The first step of any endeavor is the hardest one to take. It is particularly true when it comes to starting a business, especially a first one. Investors would rarely entrust a newbie with their money and taking a loan from the bank would be highly risky for you. This is when aspiring entrepreneurs turn towards FFF - friends, family, and fools.
So what are the pros and cons of relying on such investors?
These are the people that find it the hardest to say 'No' to you. They are also usually less investment savvy than anyone else you'd turn to, so they are easier to convince that your idea is great. And even if they see that it isn't, they wouldn't want to let you down and would support you no matter the circumstances.
They might have unrealistic expectations. Having heard of AirBnB's success they might anticipate from you to build a multi-billion dollar company. Make sure to thoroughly explain to them what your goals and chances of achieving them are. So you still need to work on your PnL and have clear financial projections.
They are easy to reach. Most institutional investors will not pay any attention to you unless you find a common acquaintance to introduce you to them - and it would be best if it were a founder they've already invested in. Getting them to the negotiation table takes a lot of effort and persuasion. Your FFF on the other hand are always one phone call away - as long as you don't disturb them too much with your crazy ideas.
Taking money from closed ones will inevitably affect your relationship to them. Imagine seeing your business burn to the ground - altogether with the tens (or hundreds) of thousands of dollars that your relatives and mates entrusted you with. Such a scenario (which is more likely to occur than the positive outcome) could lead to a lot of awkward gatherings, phone calls and dinners. Even if they don't blame you for it, you'd most likely feel deep shame whenever your paths cross.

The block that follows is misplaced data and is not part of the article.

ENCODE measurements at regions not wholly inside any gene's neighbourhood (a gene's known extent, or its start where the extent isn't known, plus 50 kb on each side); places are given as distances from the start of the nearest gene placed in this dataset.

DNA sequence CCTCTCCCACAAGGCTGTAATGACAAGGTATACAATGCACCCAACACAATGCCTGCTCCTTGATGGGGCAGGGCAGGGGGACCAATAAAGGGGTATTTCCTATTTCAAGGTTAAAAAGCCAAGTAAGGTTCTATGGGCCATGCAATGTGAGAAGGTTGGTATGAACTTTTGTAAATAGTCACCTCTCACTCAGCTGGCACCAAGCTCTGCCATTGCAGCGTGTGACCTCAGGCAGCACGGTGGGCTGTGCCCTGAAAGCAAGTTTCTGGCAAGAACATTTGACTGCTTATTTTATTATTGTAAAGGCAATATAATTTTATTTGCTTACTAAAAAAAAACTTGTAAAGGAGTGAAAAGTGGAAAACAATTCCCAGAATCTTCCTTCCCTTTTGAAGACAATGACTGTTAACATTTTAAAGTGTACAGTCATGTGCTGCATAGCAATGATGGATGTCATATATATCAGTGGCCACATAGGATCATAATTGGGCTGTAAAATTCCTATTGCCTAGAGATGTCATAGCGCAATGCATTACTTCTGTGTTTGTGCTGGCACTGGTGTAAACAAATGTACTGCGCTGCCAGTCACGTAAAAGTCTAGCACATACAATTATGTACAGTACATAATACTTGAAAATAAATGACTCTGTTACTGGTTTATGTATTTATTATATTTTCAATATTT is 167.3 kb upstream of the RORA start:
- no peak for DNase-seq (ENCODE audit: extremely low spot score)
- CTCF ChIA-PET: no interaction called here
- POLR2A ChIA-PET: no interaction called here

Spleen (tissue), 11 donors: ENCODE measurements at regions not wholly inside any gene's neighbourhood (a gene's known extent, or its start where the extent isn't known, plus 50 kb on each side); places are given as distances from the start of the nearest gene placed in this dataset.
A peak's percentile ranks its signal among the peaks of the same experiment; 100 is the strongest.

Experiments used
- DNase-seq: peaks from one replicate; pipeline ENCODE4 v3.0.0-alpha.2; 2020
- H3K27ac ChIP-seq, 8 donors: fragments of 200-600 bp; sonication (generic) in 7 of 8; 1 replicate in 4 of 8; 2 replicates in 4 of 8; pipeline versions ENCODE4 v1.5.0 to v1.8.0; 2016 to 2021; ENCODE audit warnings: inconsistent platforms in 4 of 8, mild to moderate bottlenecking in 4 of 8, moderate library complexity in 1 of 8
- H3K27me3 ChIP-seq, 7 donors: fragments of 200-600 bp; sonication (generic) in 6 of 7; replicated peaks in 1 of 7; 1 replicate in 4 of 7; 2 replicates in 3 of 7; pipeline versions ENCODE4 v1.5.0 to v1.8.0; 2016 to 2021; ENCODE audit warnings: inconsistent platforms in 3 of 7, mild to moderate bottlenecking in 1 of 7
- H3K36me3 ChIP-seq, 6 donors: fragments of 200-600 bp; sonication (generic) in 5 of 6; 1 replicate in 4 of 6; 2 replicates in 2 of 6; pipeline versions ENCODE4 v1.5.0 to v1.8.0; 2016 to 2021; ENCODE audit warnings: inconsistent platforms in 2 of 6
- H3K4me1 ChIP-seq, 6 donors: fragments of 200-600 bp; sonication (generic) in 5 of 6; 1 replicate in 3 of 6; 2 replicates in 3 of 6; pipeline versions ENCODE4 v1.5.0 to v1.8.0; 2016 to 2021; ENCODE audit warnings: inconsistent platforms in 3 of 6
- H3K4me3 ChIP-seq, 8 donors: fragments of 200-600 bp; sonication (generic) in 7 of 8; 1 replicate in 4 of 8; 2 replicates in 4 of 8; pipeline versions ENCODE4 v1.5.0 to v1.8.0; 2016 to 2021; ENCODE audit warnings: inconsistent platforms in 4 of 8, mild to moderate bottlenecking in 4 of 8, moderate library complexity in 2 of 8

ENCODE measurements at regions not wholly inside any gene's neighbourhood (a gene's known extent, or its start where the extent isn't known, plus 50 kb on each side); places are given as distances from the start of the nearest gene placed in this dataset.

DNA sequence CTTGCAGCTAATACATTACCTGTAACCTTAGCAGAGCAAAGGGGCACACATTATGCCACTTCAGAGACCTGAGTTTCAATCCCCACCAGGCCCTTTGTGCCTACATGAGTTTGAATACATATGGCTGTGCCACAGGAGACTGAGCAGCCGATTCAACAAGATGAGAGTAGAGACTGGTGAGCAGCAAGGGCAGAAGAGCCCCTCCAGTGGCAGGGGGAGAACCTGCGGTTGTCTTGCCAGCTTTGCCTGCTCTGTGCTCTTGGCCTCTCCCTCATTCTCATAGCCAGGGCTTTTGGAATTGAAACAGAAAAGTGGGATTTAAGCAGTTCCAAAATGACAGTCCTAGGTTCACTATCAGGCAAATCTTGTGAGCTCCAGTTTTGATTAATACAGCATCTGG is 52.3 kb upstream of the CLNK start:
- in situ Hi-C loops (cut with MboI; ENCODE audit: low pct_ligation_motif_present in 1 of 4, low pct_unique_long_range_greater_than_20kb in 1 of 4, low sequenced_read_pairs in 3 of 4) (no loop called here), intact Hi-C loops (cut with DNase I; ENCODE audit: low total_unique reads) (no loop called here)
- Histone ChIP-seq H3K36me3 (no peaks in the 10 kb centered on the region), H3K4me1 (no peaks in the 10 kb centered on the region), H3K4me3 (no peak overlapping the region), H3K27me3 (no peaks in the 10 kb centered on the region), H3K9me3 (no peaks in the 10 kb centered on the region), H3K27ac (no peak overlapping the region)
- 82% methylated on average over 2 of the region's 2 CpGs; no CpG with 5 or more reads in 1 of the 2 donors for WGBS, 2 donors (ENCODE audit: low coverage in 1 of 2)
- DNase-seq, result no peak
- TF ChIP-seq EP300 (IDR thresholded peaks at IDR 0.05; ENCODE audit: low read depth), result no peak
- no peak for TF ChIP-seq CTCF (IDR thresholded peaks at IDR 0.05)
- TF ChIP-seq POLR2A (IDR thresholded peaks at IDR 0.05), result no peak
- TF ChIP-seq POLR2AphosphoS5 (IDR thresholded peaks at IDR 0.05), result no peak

No excruciating term sheets. Naturally, seasoned investors tend to look after their own interests first so you could easily be left off with less than you bargained for. VCs usually insist on getting Class A shares, which would allow them to vote on all essential matters. They also tend to become preferred stockholders with liquidation preferences - meaning that they have the right to sell their equity before anyone else. Luckily, your uncle or your pals from college are unlikely to put you in such a tight corner when they confide you with their money.
No worthwhile feedback. Since your investors want you to succeed, they'd oftentimes mentor you in order to fill the gaps that you may have when it comes to business development. Your friends and family most likely have no experience in scaling startups so even if they try to, they wouldn't be able to provide you with solid advice. Same goes for networking. VCs could easily help you contact more potential investors for your next round if you are reaching your pre-set KPIs and your future seems bright. Your household or your buddies on the other hand will be way more limited in this regard.
All in all, turning towards family and friends for financial support does have its positives and negatives. Carefully think through this option's possible outcomes before you decide to pitch your million-dollar idea to them. Even better, get in touch with BattlePass Studio first and see if we can bring your idea to life together.